When I took my first job in QA many years ago, I thought that my role was to ensure quality.
I was dead wrong.
I figured out how wrong I was pretty fast. A developer stonewalled on fixing a bug until it was just too late to get the bug fixed for the release. I fought for that bug fix, and fought hard. In the end, I learned that I could lobby all I wanted, but getting bugs fixed was outside a my scope of control. Quality was barely within my sphere of influence. My title may have been “QA” but my real role was testing. I’ve since discovered that’s normal: many (most?) organizations use the term “QA” and “Test” interchangeably.
My new insight was the classic: Testing can tell us about the absence of quality, but cannot ensure it. I still think that’s true, but that insight doesn’t guide what or how I should test. It fails to inspire me. It’s accurate, but not helpful.
My next realization was that Testing is an information service. Testers provide information that decision makers can use to mitigate risk and make better decisions about software projects. This insight explains why testers should not be the gatekeepers. We provide information, not judgment. We identify and explain risks. We act as advisors. We don’t make the news, we report it. And we shouldn’t ever accept the role of quality police.
Again, that insight served me well for a time. And I still think it’s true. It influences my actions. I recognize that good testing maximizes the amount of information produced given the time available. As a tester, I seek feedback on how much stakeholders value the information I am providing. I focus on providing accurate and relevant information in a timely manner. I do my best to make sure the information I provide is actionable.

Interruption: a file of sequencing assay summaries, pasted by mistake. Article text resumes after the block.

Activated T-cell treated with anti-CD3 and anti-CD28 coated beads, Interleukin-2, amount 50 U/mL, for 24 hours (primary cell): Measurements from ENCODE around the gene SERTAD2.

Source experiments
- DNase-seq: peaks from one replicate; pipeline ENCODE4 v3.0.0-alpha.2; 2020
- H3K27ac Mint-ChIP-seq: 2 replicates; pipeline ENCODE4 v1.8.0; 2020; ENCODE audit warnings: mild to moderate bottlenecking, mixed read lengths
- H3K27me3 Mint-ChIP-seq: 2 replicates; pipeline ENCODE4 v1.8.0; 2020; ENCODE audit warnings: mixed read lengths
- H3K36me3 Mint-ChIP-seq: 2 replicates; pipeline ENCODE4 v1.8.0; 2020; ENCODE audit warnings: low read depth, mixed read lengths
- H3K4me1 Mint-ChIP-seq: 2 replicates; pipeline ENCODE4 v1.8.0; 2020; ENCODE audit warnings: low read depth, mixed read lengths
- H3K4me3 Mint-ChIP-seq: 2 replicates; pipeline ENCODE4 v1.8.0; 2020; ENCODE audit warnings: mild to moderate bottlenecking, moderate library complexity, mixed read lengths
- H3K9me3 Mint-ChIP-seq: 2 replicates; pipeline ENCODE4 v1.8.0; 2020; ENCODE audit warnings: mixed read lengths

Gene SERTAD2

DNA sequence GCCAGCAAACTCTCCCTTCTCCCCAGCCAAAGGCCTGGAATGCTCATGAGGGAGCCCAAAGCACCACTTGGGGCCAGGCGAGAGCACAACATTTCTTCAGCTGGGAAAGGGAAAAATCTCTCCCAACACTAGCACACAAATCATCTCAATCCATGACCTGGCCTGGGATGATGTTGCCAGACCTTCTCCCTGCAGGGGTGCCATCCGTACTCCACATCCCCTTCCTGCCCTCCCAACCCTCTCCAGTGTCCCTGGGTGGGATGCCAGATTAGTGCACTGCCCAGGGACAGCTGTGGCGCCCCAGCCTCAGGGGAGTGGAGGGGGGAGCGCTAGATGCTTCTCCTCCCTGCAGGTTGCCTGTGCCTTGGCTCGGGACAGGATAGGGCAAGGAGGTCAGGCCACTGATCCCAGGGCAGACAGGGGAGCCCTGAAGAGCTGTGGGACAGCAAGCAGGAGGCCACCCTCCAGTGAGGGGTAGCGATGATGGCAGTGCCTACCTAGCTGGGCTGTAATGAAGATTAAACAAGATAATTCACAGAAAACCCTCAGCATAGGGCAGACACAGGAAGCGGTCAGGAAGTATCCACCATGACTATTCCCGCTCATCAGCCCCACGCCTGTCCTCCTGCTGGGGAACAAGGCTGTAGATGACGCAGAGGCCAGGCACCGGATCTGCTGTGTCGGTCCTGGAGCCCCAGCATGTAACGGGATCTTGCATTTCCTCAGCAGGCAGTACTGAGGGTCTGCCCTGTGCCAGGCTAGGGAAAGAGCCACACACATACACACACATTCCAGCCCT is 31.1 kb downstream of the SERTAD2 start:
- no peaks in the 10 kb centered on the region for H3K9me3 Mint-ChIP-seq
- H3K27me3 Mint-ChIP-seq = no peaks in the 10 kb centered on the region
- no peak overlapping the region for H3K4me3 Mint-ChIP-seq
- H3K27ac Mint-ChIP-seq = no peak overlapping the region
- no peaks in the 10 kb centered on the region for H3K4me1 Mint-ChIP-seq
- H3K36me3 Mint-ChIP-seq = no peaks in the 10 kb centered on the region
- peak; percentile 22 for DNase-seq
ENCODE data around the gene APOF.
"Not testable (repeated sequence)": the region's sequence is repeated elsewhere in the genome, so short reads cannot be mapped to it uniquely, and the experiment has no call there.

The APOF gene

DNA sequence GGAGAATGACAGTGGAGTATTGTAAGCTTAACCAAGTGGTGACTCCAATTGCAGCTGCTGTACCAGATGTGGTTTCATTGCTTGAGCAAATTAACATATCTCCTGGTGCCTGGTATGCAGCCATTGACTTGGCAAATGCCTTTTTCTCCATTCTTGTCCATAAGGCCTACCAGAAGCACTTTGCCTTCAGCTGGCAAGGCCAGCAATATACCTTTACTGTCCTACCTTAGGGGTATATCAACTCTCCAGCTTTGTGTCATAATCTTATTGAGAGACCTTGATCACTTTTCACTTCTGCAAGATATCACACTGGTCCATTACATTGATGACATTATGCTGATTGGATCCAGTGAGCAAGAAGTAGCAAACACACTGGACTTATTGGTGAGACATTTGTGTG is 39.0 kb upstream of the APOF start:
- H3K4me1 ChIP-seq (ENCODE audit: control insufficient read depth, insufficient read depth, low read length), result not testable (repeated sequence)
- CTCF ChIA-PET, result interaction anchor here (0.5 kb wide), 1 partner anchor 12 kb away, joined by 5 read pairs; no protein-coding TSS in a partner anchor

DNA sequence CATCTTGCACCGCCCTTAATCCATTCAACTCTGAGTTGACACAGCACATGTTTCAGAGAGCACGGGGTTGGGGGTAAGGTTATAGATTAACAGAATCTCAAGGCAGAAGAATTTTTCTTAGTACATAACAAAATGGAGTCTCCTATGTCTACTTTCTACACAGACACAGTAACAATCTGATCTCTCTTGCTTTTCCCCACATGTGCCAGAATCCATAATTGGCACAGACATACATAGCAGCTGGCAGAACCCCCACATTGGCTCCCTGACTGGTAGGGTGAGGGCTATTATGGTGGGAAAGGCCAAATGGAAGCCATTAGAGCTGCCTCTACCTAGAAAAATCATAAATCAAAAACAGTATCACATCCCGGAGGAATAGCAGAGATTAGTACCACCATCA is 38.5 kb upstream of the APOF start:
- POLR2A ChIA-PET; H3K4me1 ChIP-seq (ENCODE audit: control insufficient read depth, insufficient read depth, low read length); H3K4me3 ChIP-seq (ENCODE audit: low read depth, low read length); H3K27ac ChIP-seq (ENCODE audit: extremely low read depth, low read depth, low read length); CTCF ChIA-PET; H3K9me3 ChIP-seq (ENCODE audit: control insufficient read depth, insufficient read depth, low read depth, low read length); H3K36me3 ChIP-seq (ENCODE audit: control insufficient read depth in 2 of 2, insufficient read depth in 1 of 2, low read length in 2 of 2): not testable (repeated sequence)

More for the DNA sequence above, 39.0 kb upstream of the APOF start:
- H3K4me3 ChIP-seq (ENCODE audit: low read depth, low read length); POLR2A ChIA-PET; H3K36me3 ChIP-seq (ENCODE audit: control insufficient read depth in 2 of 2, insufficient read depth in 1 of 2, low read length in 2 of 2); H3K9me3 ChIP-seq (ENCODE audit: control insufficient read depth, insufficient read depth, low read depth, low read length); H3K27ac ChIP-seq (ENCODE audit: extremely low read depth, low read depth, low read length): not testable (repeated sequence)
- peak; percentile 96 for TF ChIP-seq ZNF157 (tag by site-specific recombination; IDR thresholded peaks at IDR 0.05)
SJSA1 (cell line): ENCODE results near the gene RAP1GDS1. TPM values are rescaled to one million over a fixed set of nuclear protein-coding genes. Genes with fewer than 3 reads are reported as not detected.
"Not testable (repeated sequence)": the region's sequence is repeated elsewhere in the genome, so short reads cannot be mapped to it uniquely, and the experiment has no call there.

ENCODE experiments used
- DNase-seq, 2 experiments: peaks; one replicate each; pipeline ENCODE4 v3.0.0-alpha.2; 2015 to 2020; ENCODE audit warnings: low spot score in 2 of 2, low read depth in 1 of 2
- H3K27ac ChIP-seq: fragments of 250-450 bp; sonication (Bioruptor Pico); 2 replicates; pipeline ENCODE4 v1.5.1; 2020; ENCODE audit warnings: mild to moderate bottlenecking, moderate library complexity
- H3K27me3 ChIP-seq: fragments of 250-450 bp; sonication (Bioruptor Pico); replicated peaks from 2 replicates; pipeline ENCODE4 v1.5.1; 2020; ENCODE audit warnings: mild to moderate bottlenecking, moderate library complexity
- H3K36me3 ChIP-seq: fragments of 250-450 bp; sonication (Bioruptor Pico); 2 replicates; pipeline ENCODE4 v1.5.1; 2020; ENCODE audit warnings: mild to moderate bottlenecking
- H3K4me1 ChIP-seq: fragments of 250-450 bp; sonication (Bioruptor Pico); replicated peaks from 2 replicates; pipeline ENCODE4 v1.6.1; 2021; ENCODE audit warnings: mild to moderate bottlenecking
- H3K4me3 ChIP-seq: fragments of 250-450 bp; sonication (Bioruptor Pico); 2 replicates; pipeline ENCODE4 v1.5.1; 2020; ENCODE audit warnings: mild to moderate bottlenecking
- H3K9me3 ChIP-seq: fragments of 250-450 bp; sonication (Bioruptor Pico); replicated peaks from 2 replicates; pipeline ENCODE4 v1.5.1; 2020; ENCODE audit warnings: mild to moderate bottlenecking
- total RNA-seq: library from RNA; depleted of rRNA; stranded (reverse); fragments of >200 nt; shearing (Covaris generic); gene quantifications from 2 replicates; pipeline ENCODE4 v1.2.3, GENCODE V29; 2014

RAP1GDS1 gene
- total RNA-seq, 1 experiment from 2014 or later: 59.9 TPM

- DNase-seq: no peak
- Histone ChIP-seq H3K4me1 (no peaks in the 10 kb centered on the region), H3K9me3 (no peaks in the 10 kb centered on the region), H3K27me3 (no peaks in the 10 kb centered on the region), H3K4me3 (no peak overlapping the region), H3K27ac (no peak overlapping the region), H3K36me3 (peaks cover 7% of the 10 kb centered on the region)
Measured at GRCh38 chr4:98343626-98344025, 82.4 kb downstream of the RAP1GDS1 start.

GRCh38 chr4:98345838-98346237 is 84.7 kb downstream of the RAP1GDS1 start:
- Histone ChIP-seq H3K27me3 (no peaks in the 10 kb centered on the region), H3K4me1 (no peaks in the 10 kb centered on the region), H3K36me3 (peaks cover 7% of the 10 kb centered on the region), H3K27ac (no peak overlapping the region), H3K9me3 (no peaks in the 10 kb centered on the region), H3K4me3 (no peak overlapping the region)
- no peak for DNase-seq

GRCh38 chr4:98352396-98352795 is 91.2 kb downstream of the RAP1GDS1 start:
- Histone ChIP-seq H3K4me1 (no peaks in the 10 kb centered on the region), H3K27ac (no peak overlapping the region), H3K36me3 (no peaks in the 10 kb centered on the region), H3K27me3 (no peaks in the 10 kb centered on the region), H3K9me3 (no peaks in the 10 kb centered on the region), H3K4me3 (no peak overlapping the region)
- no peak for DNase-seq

But that “information service” view of testing doesn’t say enough about the people I serve. They’re there implicitly, but I want to make the relationship between the service I provide and the people I serve explicit.
That realization led me to fine-tune my view. I now see testing as an information service that answers questions for project stakeholders. Or, bumper-sticker style: Project stakeholders have questions; testers have answers.
Sometimes testers suggest questions the stakeholders should be asking, like “Do you want to know what will happen to response time when the system is under load?” or “What if we can cause this system to corrupt or lose data?”
And we can help our stakeholders ask better questions. If our stakeholders say they want to know “does it work?” we can suggest reframes: “By ‘works,’ do you mean only under ideal circumstances, or are you concerned about how well the system handles error conditions?”
Any test we design, execute, or automate should answer a question that is interesting to our stakeholders.
So what questions do your tests answer? And what questions should your stakeholders be asking that they aren’t thinking about?